The early season can be a tightrope of sorts for managers. On one hand, the games matter just as much as any in the season, but on the other hand, the team is still gelling. Guys are still battling for positions. Some managers have had more success than others. One manager who has not been so successful in this of late is Bruce Arena. But then again, that all depends on how you define success on the tightrope.
Five games into the 2015 season, having only managed a single win, the LA Galaxy find themselves in a familiar early season slump and Galaxy players and coach faced a slew of questions at their first training session back after being outclassed by Vancouver.
"It's a mentality thing," Alan Gordon stated. "We just got to be better."
This is something that was echoed by veteran defender Todd Dunivant: "Sometimes on the road you have to absorb that pressure and get over the fact that you're not going to dominate every game. And that's certainly our mentality. We want to play the way we play at home every game, but sometimes we're going to have to absorb pressure and win ugly... and that's a mentality thing and we have to get back to that."
"I think we're probably lacking a little bit of that nastiness," said Dan Gargan in an attempt to pinpoint the type of mentality that the team is lacking and A.J. DeLaGarza used the same term, explaining he thought they were playing a bit soft and needed to go in harder for balls.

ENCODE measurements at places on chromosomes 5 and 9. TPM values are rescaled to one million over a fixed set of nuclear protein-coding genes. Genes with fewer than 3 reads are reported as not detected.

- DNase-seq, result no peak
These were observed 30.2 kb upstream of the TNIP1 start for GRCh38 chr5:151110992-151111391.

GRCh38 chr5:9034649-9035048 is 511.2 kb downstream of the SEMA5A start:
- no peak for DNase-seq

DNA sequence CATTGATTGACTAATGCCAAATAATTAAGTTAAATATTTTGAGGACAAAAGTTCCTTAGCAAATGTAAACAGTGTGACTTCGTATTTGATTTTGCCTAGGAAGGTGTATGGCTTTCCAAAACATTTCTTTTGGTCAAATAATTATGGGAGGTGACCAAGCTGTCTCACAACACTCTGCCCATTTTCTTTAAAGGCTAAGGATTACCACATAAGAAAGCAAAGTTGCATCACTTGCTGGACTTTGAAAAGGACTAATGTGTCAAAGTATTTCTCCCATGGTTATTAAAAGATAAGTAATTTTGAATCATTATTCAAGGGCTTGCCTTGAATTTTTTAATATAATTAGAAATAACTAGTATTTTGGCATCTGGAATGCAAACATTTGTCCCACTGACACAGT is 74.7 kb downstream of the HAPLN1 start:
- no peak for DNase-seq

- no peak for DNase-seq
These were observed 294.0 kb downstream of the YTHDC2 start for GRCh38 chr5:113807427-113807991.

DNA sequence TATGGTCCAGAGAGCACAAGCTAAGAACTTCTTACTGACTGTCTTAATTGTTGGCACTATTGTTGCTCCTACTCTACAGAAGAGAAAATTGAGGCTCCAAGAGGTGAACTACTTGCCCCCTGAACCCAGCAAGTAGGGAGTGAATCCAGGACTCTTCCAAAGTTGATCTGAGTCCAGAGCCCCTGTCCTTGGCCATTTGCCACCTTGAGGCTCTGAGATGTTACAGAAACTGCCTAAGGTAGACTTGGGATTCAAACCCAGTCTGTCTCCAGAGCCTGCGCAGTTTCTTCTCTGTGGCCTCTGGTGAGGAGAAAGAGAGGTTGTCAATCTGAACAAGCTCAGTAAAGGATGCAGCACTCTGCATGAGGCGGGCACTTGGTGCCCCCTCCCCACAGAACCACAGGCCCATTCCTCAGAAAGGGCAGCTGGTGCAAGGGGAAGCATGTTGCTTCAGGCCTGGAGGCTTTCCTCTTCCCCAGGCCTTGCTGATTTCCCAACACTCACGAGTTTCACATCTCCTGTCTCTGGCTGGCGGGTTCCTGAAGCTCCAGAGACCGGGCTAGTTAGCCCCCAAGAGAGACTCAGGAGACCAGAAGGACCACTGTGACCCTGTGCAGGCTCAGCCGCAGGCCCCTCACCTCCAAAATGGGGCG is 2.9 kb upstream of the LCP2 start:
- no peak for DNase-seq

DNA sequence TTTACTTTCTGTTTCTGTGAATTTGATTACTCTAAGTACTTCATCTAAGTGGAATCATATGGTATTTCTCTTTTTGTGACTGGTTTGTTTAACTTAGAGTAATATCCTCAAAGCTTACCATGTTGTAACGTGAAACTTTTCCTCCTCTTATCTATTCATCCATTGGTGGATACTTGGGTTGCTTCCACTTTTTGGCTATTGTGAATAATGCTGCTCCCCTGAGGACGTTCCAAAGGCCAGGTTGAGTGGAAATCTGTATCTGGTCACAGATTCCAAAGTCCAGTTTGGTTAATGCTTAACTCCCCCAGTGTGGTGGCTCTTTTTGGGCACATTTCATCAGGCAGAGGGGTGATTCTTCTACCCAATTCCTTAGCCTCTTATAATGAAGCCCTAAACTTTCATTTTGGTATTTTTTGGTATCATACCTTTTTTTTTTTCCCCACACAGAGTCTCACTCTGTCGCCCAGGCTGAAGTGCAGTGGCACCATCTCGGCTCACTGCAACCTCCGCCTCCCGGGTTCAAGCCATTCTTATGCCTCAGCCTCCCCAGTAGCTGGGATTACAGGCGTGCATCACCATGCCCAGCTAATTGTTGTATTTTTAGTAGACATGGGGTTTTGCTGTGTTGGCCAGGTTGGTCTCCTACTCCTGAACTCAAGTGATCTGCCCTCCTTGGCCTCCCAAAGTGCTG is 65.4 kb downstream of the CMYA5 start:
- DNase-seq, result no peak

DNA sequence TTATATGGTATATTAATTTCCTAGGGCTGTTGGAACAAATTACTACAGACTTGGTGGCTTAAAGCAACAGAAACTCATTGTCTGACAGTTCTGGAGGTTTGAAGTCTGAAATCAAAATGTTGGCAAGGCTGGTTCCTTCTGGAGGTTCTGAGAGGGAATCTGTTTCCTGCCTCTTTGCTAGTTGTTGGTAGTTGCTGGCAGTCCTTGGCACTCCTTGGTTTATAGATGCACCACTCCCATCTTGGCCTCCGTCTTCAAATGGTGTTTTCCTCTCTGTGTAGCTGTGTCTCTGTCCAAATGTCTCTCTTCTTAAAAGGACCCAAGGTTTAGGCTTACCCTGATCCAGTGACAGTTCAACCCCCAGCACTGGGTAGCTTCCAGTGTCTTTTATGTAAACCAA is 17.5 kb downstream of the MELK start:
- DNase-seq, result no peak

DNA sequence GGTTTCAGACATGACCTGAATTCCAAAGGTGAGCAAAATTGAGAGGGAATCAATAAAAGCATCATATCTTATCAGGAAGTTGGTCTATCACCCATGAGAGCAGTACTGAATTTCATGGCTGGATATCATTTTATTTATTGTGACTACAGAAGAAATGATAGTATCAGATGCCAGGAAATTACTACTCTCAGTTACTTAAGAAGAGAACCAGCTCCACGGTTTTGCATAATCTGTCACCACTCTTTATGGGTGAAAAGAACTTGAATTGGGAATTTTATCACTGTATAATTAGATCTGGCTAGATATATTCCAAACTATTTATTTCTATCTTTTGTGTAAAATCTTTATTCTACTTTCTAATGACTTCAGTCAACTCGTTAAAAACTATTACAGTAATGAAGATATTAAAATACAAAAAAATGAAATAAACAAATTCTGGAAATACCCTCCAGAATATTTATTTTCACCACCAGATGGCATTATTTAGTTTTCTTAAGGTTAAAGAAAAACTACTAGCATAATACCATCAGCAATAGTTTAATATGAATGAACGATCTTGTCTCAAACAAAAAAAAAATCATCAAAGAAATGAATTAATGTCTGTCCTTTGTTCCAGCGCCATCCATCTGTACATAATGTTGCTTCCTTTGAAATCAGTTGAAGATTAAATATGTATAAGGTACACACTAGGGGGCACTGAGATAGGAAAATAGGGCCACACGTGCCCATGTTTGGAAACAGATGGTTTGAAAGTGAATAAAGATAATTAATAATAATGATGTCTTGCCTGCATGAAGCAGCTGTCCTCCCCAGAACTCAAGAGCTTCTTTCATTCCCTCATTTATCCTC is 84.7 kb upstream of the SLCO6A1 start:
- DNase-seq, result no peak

There was also a tremendous sense of urgency from the players when it came to the points being dropped.
"You always need points because that's the way this league is," Gargan explained.
"Yeah, I'm a little worried about it," Juninho told us.
"We can't wait till the second half of the year to turn things on," said A.J. DeLaGarza . "We're losing points now, and we look at least year, if we didn't give up so many goals late in games, we could have ran away with the supporters shield."
From everything the players are saying, and perhaps more importantly, the way in which they saying are them, it's quite clear that, for all the the slow starts over the past couple of years for the Galaxy, the players very much do care about the beginning of the season. They want to win these games and there is very much an urgency from them to turn things around.
The vibe from Bruce Arena, on the other hand, was slightly different. When I asked why he felt the past couple of years the team has started so slow, he simply answered, "Don't know," before continuing "I'm not really worried about it to be honest with you."
When asked about what he wanted to see from the team from the Seattle game, his simple reply was, "a win." When pressed further about whether there was anything beyond that, specifically whether he wanted to see form improving, he answered rather casually, "I'm sure at some point it will."
It's a stark contrast from the urgency heard from the players. Where Juninho is worried, Bruce is not, and perhaps this is a telling contrast. Bruce is a competitor and wants the points. There is no denying that, however, Bruce's job is to manage this team over the course of an entire season, and, from his quotes on the day at least, it isn't a stretch to surmise that early in the season, building and experimenting might be of equal priority to winning.